The Lindenberg Mansion: A Home Fit for a Governor
By Kieran Robertson
One of the hallmarks of taking a job in a new city is finding a place to live. Today, many employers will offer assistance with relocation. However in the past, this was much less common- even if you were the Governor of Ohio.
Until 1917, the state of Ohio did not maintain a residence for the Governor. Many governors, not originally native to the capital city of Columbus, spent their terms moving from place to place, staying wherever they could find a room to rent. In December of 1916, Governor-Elect James M. Cox thought he had succeeded in avoiding this issue by renting a home at 940 East Broad Street, a residence Governor Asa S. Bushnell had also occupied. However, the Governor wasn’t the only newly elected officer looking for housing in the city. W.D. Fulton, recently elected Secretary of State, had already signed his lease at 940 East Broad Street, and Cox was forced to rent a room at a hotel.
Finally, seeing the ridiculous nature of Cox’s search for a place to call home, the Ohio General Assembly appointed a committee of former governors to find an Executive Mansion.
This committee found that a home already existed near the site they were interested in. It was owned by a man named Charles Lindenberg. Lindenberg, raised in Columbus by German parents, spent his adult life working with his brother Henry, M.C. Lilley, and John Siebert to form M.C. Lilley and Company. M.C. Lilley manufactured uniforms for fraternal organizations, eventually branching out into the creation of uniforms for college students and government officers. With the giant success of M.C. Lilley, Lindenberg was well prepared to pay a top architect to design his family’s new Columbus home.
An advertising brochure for a new M.C. Lilley & Co. product for fratneral organizations.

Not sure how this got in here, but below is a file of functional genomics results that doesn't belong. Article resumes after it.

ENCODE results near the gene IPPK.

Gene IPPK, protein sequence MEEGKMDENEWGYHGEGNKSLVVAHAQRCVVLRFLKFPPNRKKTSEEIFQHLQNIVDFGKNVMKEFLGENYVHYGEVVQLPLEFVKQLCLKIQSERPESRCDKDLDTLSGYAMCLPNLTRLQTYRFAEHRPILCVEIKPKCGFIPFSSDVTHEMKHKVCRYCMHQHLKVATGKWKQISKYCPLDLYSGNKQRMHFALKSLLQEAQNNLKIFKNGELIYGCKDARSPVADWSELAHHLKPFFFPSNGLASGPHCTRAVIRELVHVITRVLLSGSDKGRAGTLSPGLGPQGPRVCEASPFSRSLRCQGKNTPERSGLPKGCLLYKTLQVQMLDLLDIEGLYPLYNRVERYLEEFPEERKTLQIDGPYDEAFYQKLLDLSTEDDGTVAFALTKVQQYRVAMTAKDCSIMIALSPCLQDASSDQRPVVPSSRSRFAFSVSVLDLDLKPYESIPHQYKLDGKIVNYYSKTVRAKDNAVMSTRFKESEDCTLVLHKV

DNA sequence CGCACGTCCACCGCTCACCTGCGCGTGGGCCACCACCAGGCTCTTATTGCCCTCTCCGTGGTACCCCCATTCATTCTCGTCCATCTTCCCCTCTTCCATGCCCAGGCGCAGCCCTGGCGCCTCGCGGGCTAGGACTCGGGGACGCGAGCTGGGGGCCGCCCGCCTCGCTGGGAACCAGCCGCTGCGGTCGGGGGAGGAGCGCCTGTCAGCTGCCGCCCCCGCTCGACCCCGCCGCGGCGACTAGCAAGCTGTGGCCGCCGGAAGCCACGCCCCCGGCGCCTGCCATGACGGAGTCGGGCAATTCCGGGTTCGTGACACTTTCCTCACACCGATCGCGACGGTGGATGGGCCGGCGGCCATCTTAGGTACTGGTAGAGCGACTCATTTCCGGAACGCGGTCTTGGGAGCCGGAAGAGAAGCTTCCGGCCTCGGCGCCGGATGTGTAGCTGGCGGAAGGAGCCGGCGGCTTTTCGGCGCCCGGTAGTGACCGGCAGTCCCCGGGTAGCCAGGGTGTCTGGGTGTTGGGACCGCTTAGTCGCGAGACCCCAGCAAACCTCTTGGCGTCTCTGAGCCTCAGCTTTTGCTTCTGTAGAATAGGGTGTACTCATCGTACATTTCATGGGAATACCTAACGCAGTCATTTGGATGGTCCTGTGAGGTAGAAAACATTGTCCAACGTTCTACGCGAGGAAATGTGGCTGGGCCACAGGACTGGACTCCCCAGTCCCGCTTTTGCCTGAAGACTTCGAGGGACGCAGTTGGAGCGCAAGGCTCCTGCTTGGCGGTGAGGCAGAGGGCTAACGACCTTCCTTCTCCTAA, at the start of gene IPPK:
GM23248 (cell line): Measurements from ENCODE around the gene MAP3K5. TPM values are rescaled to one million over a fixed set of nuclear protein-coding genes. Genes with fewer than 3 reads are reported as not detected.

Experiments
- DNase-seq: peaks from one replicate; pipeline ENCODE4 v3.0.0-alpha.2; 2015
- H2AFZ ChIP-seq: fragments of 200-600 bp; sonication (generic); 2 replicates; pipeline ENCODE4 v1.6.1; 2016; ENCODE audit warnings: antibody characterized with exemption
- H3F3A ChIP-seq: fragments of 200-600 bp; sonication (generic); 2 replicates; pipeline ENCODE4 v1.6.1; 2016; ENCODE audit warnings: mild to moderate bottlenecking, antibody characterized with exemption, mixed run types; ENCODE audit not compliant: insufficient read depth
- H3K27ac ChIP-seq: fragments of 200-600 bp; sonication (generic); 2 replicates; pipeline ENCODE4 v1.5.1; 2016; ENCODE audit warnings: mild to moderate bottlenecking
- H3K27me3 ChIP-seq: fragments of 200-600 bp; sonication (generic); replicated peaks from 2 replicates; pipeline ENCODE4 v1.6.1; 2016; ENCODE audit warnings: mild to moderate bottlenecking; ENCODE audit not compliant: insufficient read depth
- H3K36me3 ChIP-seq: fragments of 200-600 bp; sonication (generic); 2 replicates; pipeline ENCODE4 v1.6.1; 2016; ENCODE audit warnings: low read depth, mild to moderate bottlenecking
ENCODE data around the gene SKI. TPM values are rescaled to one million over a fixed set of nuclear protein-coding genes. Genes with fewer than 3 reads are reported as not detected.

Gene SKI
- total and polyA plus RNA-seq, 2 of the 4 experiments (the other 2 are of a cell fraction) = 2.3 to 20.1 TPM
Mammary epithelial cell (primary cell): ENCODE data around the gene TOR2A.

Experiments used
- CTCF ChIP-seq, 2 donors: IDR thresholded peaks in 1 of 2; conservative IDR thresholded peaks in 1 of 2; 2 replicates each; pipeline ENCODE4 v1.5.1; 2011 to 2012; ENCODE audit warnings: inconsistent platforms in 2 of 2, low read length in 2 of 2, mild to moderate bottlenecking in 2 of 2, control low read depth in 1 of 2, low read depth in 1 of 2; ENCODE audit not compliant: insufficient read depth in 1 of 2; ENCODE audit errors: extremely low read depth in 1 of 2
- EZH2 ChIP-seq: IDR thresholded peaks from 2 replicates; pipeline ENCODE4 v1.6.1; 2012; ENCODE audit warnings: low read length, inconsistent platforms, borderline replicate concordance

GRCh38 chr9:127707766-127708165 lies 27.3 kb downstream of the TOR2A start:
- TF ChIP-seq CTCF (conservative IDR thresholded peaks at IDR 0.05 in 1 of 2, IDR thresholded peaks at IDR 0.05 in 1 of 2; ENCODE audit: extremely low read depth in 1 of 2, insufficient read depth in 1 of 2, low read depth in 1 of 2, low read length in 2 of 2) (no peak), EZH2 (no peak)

Lindenberg hired a man named Frank Packard, today a nationally recognized architect, to build his new home in the early 1900s. Packard designed many well-known Ohio buildings during his career including Orton Hall at the Ohio State University, President Warren G. Harding’s front porch, and Blume High School of Wapakoneta (the building in which Neil Armstrong attended classes as a teenager).
Packard used many Ohio made materials in his construction of the Lindenberg home. The stonework was completed with limestone from Columbus, Dayton, and Greensburg; all iron work was painted with Sherwin-Williams Metalastic paint; and many of the toilets were chosen straight from the catalog of the Columbus Brass Company. (To learn more about the specific supplies that made up the home, you can see Packard’s original specifications at the Ohio History Connection Archives & Library, call number OVS 7664.)
The Lindenberg’s moved into this gorgeous Georgian style home in 1904 and began to decorate its halls with the decadence befitting a shareholder in one of the city’s most profitable businesses. On January 29, 1919, while the state was considering purchasing the Lindenberg home for the governor, the Ohio State Journal published an article describing the details of the interior including “the wide [front] staircase which divides in front of a Tiffany stained glass window,” “marble figures brought from abroad by the Lindenbergs,” and “a frieze of leather in a peacock shade, bordered in gold.” The home contained nine bedrooms, a steam-heated porch, and its own ballroom.
Despite the ornate trappings of their mansion, the Lindenbergs actually sold the home to the state of Ohio at a loss. After acquiring the building in 1919, the state began a complete remodel, razing the Kinsell home next door to make way for a garden, and shipping in furniture made by prisoners at the Mansfield Reformatory. By February 1920, three years after he first started looking for a Columbus home, Governor James Cox and his family were able to move into the new Governor’s Mansion.
Only ten governors and their families would end up occupying the former Lindenberg home. In 1957, the state was gifted the Malcom Jeffrey home in Bexley, which since that time, has served as the governor’s official residence.
The current residence provided for Ohio’s governors is seen here in the 1970s, during Governor John J. Gilligan’s time there.
The old Governor’s Mansion still stands in Columbus today. It was once used as the Ohio Archives Building, but has since transitioned into the home of the Columbus Foundation. Now over 100 years old, Packard’s architecture remains stunning for visitors to Columbus happening down Broad Street. This fall, Ohio will elect a new governor, but fortunately finding a new home will be far from their to-do list.